Stephen Crane: literary realist and author of “The Red Badge of Courage”

Authors. Writers. Books. Poems. Literature History.

I think everybody remembers reading “The Red Badge of Courage” in middle school; at least, I know I do. I also remember some students called it “boring,” and I do not think that I disagreed. However, in hindsight, I didn’t really know what I was talking about because I had years ahead of me before I truly understood boredom.

However, parts of The Red Badge of Courage do stick with me (fleeing from battle and dealing with cowardice), because, as it stands, Stephen Crane is a masterful writer, and he fits right into the realm of literary realism that we have been discussing over the course of this week. So, without further ado, let us take a brief look at his life and times.

Early Years

Crane was born on Nov. 1, 1871 in Newark, New Jersey to a family of ministers and clergymen, and he was also the last of fourteen children. Crane was a bright child and excelled at reading and writing and was crafting short stories at the age of 14 years old. Crane attended Pennington Seminary and then enrolled in Claverack College (a “quasi-military school”) and then he went on to Lafayette College and Syracuse University.

Tending to the writing muse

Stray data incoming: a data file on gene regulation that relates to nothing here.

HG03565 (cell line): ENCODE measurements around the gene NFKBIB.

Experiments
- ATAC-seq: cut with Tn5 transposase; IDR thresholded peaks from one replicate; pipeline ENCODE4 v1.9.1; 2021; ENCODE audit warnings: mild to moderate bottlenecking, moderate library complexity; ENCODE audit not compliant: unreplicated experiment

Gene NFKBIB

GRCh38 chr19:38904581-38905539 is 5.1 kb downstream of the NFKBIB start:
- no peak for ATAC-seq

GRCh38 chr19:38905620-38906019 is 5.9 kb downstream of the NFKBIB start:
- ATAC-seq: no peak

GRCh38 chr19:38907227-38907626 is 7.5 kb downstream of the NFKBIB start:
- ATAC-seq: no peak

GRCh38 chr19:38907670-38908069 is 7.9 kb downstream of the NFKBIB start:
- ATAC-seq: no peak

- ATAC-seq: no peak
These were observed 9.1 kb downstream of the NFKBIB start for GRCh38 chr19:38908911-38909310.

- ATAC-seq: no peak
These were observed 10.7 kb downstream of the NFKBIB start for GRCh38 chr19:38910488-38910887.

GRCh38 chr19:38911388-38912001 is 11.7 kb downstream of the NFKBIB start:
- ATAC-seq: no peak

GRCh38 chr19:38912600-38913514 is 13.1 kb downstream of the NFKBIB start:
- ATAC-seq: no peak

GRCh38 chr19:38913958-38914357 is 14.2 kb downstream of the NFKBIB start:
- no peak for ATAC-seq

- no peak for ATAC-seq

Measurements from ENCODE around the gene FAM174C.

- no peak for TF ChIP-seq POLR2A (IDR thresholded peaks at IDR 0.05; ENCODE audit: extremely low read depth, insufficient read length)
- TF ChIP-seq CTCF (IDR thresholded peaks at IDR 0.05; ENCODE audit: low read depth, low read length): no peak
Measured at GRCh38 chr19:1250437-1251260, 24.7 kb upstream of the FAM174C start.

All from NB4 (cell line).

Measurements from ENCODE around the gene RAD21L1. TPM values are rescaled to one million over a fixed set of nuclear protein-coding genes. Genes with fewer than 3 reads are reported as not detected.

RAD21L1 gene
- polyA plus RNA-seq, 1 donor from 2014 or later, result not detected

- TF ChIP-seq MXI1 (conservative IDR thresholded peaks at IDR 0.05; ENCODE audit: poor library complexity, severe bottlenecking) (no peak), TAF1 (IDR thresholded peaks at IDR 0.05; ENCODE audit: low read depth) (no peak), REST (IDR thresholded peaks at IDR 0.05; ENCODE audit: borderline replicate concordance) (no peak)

Crane wrote on and off throughout his youth and early years and eventually began freelancing for the Tribune and worked on a novella Maggie: A Girl of the Streets (1893), which didn’t achieve the success he was looking for as an author.

“Crane received several rejections from publishers before he resolved to self-publish the novella under the pseudonym Johnston Smith in 1983. Despite the true-to-life depiction of slum life, the literary work failed to garner positive reviews and left the author broke.”


However, in 1895, Crane wrote The Red Badge of Courage, which audiences praised (as well as a rewrite of Maggie). His later books did not garner as much attention, but he had already cemented himself with one of the most important Civil War novels ever written.

Later years and death

Crane would continue to write about war until his death, venturing to foreign countries as a correspondent.

“Back to being a war reporter, Crane went to Greece to report on the Greco-Turkish War for several New York newspapers, but rumors of his life turning to drug addiction, rampant promiscuity, even satanism—all of which were untrue—prompted him to move to England.”


Crane died from tuberculosis at the early age of 28 on June 5, 1900.

Works Cited

“Stephen Crane.” Web.

“Stephen Crane.” Web.